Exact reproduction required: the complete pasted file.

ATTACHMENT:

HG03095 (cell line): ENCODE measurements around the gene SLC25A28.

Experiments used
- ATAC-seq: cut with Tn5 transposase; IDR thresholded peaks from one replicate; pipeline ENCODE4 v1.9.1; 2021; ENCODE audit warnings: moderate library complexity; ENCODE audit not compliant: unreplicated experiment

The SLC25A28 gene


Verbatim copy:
HG03095 (cell line): ENCODE measurements around the gene SLC25A28.

Experiments used
- ATAC-seq: cut with Tn5 transposase; IDR thresholded peaks from one replicate; pipeline ENCODE4 v1.9.1; 2021; ENCODE audit warnings: moderate library complexity; ENCODE audit not compliant: unreplicated experiment

The SLC25A28 gene